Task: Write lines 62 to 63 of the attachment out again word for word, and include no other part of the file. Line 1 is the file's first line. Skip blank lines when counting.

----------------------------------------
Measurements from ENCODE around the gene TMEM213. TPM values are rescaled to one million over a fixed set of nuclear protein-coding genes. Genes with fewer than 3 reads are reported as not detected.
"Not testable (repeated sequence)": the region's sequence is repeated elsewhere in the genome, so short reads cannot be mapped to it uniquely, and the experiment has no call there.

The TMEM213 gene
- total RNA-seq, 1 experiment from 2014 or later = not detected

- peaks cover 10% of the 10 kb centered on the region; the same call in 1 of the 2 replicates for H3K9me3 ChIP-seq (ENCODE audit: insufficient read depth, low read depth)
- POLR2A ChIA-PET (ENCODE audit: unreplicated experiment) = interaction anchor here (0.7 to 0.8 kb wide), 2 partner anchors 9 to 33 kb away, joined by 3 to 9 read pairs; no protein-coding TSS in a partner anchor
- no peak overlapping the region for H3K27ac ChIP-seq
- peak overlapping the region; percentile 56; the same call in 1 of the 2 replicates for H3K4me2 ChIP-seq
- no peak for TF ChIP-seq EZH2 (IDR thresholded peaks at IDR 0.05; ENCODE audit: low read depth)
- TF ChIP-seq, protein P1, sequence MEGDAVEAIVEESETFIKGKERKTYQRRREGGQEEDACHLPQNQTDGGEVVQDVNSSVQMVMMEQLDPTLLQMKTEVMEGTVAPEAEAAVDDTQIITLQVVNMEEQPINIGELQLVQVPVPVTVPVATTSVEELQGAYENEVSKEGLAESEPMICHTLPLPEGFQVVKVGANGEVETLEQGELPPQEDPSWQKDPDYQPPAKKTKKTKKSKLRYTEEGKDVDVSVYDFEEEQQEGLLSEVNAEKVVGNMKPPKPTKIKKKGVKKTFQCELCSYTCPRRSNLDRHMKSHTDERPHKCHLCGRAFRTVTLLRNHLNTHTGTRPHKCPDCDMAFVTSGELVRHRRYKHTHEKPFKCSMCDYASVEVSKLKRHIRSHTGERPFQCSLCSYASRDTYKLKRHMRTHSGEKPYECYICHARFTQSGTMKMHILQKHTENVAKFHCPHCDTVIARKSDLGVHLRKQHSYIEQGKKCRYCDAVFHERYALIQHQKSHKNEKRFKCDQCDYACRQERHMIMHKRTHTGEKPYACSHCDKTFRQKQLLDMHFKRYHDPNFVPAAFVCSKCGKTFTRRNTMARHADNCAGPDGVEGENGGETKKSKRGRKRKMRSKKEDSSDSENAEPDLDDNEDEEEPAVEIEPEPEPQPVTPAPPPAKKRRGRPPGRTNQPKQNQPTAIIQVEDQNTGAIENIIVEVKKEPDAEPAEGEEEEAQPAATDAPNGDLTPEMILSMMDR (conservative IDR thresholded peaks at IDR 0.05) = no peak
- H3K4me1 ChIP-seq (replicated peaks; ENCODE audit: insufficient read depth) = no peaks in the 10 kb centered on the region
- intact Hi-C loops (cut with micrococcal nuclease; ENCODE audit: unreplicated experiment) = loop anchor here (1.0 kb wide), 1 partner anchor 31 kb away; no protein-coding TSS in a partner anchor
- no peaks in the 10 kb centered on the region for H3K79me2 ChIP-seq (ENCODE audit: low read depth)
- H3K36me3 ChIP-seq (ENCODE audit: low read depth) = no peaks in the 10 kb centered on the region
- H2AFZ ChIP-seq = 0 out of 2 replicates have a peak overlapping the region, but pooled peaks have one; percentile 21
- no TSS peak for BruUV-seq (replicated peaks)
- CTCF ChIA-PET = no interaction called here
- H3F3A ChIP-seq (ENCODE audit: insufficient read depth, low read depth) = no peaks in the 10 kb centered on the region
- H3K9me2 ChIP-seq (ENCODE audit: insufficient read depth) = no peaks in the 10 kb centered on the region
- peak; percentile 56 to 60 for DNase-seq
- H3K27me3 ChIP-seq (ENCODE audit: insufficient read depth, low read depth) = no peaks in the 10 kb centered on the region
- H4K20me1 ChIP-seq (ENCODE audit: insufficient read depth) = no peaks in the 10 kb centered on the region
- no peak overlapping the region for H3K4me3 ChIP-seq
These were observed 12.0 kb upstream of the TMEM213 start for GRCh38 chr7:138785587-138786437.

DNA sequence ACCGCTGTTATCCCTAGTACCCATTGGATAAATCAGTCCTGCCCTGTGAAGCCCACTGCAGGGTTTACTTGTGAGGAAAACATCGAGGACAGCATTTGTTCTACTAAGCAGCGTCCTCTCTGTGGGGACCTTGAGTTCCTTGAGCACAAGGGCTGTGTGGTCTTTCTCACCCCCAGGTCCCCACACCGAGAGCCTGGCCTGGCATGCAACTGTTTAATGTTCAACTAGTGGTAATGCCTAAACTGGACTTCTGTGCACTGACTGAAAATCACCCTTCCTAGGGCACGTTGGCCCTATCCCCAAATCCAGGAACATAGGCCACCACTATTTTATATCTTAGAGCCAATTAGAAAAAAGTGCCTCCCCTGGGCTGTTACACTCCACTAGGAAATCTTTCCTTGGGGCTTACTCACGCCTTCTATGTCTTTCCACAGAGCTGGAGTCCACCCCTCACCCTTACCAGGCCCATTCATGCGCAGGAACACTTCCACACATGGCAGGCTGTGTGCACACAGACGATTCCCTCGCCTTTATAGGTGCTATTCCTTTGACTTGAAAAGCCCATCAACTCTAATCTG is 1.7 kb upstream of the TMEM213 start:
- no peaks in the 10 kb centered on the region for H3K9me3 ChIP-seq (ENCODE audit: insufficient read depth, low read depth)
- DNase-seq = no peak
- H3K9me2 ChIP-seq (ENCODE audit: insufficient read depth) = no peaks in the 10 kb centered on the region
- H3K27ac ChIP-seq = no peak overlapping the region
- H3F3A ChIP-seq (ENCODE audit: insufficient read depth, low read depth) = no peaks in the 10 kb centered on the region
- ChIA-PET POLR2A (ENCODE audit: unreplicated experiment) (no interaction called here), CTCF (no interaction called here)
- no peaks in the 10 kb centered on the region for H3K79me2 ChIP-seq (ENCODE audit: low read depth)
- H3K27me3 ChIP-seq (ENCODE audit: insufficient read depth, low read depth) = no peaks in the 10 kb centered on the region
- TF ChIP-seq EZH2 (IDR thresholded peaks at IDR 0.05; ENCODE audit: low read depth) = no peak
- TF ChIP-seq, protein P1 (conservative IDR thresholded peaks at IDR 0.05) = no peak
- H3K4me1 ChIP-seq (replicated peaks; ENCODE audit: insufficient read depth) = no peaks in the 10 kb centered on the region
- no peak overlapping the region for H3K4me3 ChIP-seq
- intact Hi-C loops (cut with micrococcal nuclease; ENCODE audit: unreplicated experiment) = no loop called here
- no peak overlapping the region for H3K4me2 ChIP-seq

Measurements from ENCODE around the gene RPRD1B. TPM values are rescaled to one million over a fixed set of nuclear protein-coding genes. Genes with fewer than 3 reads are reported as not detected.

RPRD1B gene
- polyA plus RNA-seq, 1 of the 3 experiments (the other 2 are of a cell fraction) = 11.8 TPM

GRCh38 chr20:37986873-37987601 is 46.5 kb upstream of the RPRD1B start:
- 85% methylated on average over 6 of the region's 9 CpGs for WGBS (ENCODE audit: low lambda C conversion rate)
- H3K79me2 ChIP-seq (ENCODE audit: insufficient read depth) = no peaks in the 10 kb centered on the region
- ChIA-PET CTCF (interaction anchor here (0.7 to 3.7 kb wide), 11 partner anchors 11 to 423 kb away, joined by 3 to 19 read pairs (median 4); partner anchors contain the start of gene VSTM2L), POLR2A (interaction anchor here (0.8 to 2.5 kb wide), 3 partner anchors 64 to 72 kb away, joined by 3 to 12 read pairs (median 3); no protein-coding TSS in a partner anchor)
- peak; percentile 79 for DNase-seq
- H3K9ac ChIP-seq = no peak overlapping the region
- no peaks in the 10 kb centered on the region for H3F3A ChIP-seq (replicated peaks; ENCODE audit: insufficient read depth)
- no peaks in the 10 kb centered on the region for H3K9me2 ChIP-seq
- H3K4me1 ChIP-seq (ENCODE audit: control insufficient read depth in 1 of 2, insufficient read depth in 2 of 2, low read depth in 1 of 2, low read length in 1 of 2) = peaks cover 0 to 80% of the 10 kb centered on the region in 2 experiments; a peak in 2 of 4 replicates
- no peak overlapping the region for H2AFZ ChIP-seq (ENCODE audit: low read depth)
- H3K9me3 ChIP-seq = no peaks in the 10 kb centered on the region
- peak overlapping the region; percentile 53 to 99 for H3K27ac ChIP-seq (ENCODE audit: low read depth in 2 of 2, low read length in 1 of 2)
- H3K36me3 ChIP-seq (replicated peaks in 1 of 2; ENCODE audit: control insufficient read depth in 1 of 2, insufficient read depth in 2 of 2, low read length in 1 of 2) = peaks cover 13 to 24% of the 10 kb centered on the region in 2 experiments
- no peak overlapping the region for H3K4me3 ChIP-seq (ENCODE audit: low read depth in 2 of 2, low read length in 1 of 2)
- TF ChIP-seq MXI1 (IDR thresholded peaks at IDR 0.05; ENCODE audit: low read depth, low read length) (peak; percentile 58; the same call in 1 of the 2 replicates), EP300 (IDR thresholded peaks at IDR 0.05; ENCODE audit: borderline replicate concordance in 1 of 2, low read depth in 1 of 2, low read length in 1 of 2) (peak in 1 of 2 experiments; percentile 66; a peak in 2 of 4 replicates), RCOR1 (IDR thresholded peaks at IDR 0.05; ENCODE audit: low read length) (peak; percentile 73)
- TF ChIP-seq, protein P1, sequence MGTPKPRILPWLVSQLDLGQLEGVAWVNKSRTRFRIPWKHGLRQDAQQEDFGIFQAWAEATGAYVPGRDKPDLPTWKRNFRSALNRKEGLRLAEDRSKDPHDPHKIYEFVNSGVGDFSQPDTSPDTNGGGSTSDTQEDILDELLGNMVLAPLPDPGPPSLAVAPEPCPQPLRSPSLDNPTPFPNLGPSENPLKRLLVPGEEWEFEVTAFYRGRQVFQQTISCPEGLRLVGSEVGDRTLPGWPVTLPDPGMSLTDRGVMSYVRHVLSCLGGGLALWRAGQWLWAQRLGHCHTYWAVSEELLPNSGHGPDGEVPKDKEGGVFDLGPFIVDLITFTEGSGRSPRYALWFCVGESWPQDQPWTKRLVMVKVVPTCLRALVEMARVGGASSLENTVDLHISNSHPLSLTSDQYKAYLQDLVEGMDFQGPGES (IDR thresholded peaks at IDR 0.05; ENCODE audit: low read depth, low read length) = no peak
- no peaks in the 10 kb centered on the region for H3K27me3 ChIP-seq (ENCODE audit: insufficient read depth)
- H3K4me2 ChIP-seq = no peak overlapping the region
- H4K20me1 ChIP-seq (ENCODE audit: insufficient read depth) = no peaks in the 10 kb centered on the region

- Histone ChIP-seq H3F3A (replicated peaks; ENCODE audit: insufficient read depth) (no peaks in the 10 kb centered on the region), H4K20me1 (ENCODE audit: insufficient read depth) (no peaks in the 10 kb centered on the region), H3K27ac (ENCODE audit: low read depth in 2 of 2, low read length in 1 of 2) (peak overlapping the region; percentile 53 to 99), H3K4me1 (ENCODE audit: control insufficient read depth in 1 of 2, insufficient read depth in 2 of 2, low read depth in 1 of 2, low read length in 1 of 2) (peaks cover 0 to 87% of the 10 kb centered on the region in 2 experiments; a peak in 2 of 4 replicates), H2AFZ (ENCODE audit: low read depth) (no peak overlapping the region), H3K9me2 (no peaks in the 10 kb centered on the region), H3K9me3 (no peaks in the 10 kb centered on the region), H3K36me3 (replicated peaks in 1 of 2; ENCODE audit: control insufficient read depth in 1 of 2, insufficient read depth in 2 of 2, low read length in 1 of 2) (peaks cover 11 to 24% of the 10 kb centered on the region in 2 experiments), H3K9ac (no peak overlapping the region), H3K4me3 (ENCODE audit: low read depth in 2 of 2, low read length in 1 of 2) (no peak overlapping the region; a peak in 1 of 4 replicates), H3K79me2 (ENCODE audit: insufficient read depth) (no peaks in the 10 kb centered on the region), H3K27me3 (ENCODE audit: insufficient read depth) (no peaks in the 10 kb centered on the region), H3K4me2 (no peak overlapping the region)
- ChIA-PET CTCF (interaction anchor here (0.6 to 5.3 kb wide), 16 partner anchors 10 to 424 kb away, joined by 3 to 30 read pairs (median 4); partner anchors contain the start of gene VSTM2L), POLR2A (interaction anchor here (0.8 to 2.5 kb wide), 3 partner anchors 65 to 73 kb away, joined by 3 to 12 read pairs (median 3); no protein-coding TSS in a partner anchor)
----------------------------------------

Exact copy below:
- Histone ChIP-seq H3F3A (replicated peaks; ENCODE audit: insufficient read depth) (no peaks in the 10 kb centered on the region), H4K20me1 (ENCODE audit: insufficient read depth) (no peaks in the 10 kb centered on the region), H3K27ac (ENCODE audit: low read depth in 2 of 2, low read length in 1 of 2) (peak overlapping the region; percentile 53 to 99), H3K4me1 (ENCODE audit: control insufficient read depth in 1 of 2, insufficient read depth in 2 of 2, low read depth in 1 of 2, low read length in 1 of 2) (peaks cover 0 to 87% of the 10 kb centered on the region in 2 experiments; a peak in 2 of 4 replicates), H2AFZ (ENCODE audit: low read depth) (no peak overlapping the region), H3K9me2 (no peaks in the 10 kb centered on the region), H3K9me3 (no peaks in the 10 kb centered on the region), H3K36me3 (replicated peaks in 1 of 2; ENCODE audit: control insufficient read depth in 1 of 2, insufficient read depth in 2 of 2, low read length in 1 of 2) (peaks cover 11 to 24% of the 10 kb centered on the region in 2 experiments), H3K9ac (no peak overlapping the region), H3K4me3 (ENCODE audit: low read depth in 2 of 2, low read length in 1 of 2) (no peak overlapping the region; a peak in 1 of 4 replicates), H3K79me2 (ENCODE audit: insufficient read depth) (no peaks in the 10 kb centered on the region), H3K27me3 (ENCODE audit: insufficient read depth) (no peaks in the 10 kb centered on the region), H3K4me2 (no peak overlapping the region)
- ChIA-PET CTCF (interaction anchor here (0.6 to 5.3 kb wide), 16 partner anchors 10 to 424 kb away, joined by 3 to 30 read pairs (median 4); partner anchors contain the start of gene VSTM2L), POLR2A (interaction anchor here (0.8 to 2.5 kb wide), 3 partner anchors 65 to 73 kb away, joined by 3 to 12 read pairs (median 3); no protein-coding TSS in a partner anchor)